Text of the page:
For several months, I’ve been attempting to engage in an in-depth political discussion with Leona, one of our loyal readers. Leona’s worldview is formed out of an evangelical Christian ecosystem that seems to have a particularly strong grip within certain realms of the political right. This is in contrast to my worldview, which is not. For a quick primer on the previous four entries in this discussion, head here.     

Now that you’re up-to-date, let’s jump into our latest:

With the realization that Leona and I communicate our philosophies to one another in same way that toddlers share toys, it’s clear that there’s little reason for us to continue our discussion of socialism in America. (What’s the point? Hell, we can’t even agree on a definition of “rationality”, much less “socialism”, much less discuss the relative validity of our respective perspectives.)

In other words, this experiment is cooked. Which means it’s time to analyze the results. 

To that end, I asked Leona to describe what she’s learned from our conversation. As has been the case with every other request I’ve made of her, she has graciously accommodated me.

While outside of grammar and linguistics, we have only had 2 major discussions [on the validity of evolution–which I have not included in these pieces–and the aforementioned train-wreck that became of our socialism conversation–GH], we found ourselves in complete disagreement on both with no middle ground on either. Yet, we were able to keep our conversations civil for the most part, but always polite. I say for the most part because both of us occasionally leveled a bit of sarcasm at the other, but neither of us ever resorted to outright ad hominem attacks or belittling.

Even though we started as total strangers, I believe we both feel we have gotten to know the other through our discussions, and even though we find ourselves on the opposite side of a very wide chasm, I also am sure that we both agree that we want the best for the other.

Thus, as opposed to the name calling done on both sides by far too many, we know that it might be possible to bridge that chasm one day on minor points if more people would simply learn to treat their fellow man with the respect that should be accorded to all of us. We agreed up front that we would agree to disagree. That is exactly what we have done. This has sometimes been difficult for both of us, but this conversation has done a lot to restore my respect for those with whom I disagree.

Prior to this conversation, I had the impression that all of those on the other side of the chasm weren’t even interested in understanding what I believe or why I believe it. It has been a breath of fresh air to have discussions with someone who is willing to listen and respond to my objections rather than just trying to over talk me. It’s been a joy to learn that we can disagree without being disagreeable. I do know that many disagreements stem from our definitions of words and whether those definitions are objective or subjective. All too often definitions of what we believe to be true is subjective rather than objective, and until we can come to an agreement on terms, definitions, etc., we will consider the other to be illogical at best. None the less, a very odd friendship has been born through disagreement rather than through the normal route of agreement.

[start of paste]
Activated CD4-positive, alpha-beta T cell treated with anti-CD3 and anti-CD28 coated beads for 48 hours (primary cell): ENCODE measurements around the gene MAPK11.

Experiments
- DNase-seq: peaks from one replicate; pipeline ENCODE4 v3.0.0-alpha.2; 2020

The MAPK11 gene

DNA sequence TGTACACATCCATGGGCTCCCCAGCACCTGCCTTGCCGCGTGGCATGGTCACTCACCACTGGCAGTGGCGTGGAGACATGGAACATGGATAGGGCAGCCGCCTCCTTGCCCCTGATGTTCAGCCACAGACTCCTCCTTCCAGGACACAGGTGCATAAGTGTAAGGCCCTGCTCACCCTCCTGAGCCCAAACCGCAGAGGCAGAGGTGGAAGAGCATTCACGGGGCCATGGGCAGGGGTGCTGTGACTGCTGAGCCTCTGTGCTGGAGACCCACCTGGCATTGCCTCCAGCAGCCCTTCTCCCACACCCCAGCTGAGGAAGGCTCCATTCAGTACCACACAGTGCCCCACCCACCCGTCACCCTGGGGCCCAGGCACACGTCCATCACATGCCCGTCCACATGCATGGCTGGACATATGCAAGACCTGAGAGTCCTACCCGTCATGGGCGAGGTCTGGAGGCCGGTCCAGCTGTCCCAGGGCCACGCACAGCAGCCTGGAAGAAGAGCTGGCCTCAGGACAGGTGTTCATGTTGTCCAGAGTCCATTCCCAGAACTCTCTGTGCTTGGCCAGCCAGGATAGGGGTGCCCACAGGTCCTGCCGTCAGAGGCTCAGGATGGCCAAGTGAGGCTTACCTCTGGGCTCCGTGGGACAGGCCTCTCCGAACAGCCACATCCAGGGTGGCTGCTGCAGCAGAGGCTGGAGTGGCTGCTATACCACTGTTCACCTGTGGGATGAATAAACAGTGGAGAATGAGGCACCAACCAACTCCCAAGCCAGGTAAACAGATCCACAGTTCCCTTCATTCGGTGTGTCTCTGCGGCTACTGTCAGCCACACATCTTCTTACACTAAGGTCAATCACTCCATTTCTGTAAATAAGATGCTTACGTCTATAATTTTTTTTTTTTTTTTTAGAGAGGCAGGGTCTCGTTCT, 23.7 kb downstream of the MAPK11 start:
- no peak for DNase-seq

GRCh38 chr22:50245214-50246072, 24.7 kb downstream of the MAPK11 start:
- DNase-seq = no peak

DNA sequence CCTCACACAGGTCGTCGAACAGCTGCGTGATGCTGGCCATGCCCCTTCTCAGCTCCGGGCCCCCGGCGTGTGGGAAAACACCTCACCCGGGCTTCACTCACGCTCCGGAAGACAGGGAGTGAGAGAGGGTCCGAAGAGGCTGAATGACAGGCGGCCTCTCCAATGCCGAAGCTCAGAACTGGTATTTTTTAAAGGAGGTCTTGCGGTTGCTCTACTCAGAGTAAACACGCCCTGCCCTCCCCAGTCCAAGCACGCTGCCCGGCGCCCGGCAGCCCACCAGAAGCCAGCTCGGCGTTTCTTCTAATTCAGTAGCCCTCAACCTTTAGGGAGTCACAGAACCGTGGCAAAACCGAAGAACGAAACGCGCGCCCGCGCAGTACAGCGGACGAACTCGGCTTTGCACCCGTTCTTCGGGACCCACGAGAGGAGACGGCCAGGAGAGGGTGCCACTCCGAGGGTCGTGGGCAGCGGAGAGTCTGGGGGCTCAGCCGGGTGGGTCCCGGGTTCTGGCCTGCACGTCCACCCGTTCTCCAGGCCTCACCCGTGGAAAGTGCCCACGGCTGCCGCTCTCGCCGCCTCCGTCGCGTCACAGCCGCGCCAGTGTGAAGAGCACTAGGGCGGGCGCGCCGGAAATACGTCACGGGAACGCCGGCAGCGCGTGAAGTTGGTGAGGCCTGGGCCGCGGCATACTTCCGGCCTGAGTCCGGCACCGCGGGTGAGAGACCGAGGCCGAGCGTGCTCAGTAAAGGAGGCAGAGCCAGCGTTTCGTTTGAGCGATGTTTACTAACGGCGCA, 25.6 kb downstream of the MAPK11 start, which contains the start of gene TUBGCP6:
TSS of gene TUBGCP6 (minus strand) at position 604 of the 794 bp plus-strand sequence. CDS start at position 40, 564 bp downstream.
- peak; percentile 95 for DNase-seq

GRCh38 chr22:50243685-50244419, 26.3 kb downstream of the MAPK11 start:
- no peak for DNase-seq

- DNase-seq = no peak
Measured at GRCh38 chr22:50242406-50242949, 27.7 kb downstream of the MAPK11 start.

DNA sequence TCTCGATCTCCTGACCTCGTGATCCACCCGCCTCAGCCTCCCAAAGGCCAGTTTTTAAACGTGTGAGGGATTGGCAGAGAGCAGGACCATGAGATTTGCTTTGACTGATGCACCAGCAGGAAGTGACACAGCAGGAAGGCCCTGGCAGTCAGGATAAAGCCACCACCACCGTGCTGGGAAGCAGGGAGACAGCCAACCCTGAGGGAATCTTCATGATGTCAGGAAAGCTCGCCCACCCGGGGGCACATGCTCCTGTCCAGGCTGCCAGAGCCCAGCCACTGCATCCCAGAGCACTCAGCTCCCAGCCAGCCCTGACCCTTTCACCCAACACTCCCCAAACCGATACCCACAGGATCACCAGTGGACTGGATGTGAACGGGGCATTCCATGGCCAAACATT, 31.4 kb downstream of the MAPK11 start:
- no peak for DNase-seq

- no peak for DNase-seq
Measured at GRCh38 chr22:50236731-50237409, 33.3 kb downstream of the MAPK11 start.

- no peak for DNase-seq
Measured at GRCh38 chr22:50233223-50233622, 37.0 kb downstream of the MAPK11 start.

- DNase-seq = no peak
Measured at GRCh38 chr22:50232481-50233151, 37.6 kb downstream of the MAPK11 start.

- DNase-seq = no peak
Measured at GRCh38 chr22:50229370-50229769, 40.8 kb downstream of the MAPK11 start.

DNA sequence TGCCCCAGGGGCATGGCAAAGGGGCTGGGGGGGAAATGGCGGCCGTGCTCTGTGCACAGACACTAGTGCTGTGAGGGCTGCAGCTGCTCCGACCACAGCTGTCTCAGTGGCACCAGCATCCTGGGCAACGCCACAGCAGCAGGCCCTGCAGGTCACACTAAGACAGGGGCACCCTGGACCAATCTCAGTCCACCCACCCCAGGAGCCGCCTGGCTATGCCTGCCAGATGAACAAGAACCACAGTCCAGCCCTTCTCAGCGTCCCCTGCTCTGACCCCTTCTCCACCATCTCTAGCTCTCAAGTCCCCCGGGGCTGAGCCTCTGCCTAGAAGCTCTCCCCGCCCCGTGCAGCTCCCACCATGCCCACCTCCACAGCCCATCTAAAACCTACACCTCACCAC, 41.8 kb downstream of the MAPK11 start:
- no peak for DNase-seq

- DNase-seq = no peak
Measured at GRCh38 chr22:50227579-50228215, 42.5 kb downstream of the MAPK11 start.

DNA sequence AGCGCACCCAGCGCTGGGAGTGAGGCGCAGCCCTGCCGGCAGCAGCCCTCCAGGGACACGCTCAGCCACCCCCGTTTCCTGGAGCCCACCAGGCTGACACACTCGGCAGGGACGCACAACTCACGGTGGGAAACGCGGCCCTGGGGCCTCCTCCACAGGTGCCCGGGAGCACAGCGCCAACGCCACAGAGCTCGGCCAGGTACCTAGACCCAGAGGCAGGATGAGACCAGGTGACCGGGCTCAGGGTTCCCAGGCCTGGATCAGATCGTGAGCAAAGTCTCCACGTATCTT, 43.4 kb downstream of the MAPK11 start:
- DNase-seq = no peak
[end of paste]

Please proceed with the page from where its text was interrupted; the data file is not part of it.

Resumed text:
The best part about this exercise has been the use of email. Neither of us even knows the phone number of the other, so we have done all our conversations through the written word, just like they did over a century ago. I know that Darwin and Wallace exchanged numerous letters as Darwin wanted Wallace to agree with him, and Wallace continuously explained to Darwin why his theory was wrong. The main difference here is that we don’t have to wait weeks for the letter to arrive. Thanks to technology, we get to have our conversations in a timely manner.

Thank you Greg, for agreeing to have the conversation.

I’ve got plenty more to say about the depressing ramifications of “…until we can come to an agreement on terms, definitions, etc., we will consider the other to be illogical at best”, but for now, let’s take a moment to appreciate the value of trying. In spite of what we haven’t done, Leona and I have managed to treat one another as human beings. A low bar, indeed, but one that seems to trip us up altogether too often.

And so, Leona, I reciprocate your gratitude. Thank you for your time, your sincerity, and most of all, your willingness to correspond with me.

Next time I’ll try to parse what all this dialogue has really meant.